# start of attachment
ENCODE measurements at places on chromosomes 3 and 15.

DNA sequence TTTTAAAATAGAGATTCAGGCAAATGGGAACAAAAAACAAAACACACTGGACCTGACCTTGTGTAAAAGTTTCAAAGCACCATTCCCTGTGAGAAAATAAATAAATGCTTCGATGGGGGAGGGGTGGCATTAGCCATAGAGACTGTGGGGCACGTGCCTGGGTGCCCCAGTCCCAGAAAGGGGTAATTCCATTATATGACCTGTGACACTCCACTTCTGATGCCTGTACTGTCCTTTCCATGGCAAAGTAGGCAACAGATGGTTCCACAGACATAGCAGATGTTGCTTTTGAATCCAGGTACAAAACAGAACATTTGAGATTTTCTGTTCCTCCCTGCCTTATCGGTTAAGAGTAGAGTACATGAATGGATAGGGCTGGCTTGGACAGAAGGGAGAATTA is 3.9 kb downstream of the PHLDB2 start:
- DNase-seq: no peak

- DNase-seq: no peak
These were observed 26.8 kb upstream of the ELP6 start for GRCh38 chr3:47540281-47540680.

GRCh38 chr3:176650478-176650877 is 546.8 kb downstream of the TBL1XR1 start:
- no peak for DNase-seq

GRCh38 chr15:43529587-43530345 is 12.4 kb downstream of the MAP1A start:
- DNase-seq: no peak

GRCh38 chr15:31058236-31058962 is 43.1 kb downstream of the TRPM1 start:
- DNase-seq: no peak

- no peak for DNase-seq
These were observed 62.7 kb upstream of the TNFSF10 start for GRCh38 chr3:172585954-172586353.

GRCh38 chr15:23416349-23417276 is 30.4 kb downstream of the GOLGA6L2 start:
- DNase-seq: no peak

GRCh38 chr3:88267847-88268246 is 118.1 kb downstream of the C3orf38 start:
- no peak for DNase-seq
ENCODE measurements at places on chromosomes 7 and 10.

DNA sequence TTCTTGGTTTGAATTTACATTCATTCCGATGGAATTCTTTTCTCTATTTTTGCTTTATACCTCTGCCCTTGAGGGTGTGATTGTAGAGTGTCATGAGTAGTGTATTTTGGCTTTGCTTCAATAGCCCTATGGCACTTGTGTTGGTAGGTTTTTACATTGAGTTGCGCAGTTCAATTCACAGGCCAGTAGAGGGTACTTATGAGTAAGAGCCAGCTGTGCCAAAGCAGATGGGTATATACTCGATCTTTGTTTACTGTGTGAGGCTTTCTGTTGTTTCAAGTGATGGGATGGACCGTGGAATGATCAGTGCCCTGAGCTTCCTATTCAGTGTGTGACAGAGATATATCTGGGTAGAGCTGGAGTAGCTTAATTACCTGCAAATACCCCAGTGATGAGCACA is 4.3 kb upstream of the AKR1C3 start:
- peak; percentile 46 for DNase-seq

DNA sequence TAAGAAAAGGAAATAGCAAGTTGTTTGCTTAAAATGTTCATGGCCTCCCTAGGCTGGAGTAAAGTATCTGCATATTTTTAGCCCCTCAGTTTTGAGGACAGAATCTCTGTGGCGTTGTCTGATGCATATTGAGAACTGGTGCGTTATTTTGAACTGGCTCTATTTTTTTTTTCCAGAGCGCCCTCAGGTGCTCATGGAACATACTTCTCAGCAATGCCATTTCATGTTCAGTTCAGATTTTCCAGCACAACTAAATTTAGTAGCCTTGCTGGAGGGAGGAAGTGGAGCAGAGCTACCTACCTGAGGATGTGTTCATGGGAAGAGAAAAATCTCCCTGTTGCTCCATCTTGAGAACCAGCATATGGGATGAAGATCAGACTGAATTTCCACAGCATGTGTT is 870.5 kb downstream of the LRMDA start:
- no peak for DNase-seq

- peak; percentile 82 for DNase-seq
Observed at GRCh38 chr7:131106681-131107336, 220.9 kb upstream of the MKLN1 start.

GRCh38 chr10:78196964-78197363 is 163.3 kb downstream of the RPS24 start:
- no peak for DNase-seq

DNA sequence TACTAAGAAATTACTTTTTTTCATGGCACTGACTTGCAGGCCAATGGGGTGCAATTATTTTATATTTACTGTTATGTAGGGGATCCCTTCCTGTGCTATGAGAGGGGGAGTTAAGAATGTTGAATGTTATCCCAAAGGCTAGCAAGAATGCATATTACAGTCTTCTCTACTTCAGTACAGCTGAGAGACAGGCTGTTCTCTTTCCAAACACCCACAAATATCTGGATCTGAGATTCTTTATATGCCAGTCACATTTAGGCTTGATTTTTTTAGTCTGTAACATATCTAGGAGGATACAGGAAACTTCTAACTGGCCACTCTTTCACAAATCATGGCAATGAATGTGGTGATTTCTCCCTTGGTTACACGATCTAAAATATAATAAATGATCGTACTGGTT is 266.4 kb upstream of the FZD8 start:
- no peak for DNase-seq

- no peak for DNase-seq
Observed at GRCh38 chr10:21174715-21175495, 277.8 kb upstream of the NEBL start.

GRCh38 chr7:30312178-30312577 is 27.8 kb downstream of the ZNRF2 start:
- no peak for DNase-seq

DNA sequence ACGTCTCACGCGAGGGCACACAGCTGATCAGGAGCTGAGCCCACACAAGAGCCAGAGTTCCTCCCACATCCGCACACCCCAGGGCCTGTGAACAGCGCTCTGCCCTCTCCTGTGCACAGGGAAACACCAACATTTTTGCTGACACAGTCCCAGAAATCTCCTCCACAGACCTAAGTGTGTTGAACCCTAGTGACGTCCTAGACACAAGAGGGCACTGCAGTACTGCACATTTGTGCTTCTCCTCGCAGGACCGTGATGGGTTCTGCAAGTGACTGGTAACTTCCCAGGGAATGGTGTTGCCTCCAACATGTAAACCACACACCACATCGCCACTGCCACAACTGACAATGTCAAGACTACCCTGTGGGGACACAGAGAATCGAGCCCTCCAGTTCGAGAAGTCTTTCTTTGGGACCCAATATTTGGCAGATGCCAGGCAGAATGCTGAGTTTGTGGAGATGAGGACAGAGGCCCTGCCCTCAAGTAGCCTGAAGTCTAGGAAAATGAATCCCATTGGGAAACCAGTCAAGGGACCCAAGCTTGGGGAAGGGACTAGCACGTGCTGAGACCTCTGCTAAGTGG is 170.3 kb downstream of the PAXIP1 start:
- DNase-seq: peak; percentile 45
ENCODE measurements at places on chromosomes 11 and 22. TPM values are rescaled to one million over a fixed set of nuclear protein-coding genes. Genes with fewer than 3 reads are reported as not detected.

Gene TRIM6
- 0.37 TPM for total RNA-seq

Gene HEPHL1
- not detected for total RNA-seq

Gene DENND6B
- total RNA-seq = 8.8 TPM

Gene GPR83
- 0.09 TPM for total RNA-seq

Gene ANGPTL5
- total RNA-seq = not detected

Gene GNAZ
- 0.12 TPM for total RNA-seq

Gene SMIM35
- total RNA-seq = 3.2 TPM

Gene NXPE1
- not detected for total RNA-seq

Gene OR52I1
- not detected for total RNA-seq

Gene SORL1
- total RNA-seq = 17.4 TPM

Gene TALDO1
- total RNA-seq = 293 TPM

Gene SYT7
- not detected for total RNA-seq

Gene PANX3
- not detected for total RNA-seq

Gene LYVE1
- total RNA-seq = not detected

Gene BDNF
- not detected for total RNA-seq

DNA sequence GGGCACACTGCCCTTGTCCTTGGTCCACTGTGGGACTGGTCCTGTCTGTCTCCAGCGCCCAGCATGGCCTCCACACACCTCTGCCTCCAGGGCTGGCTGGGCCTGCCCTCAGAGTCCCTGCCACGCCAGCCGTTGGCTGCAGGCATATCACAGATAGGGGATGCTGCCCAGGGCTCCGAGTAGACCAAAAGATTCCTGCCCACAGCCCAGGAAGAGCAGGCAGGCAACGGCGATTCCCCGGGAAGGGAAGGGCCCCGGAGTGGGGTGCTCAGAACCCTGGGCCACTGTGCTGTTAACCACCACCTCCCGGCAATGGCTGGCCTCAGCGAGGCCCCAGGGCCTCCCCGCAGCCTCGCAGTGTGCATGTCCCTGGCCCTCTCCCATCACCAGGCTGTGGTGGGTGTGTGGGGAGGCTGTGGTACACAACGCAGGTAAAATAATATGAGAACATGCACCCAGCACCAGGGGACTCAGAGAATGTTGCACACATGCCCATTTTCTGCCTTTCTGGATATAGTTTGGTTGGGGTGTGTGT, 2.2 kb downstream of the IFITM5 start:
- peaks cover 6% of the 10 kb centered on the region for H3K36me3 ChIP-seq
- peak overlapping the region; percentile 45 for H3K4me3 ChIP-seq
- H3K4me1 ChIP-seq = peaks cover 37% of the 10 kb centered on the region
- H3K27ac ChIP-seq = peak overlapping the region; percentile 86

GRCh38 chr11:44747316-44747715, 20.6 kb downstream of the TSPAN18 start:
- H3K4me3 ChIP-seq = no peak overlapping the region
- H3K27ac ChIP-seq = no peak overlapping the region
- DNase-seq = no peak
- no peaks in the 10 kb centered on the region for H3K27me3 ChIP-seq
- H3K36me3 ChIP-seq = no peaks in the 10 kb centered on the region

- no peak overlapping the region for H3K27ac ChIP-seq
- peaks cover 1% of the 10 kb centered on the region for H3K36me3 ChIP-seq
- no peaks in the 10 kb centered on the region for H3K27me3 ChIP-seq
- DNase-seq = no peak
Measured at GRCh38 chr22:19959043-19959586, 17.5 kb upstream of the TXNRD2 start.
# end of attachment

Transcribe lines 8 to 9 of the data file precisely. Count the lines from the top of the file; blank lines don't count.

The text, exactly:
GRCh38 chr15:43529587-43530345 is 12.4 kb downstream of the MAP1A start:
- DNase-seq: no peak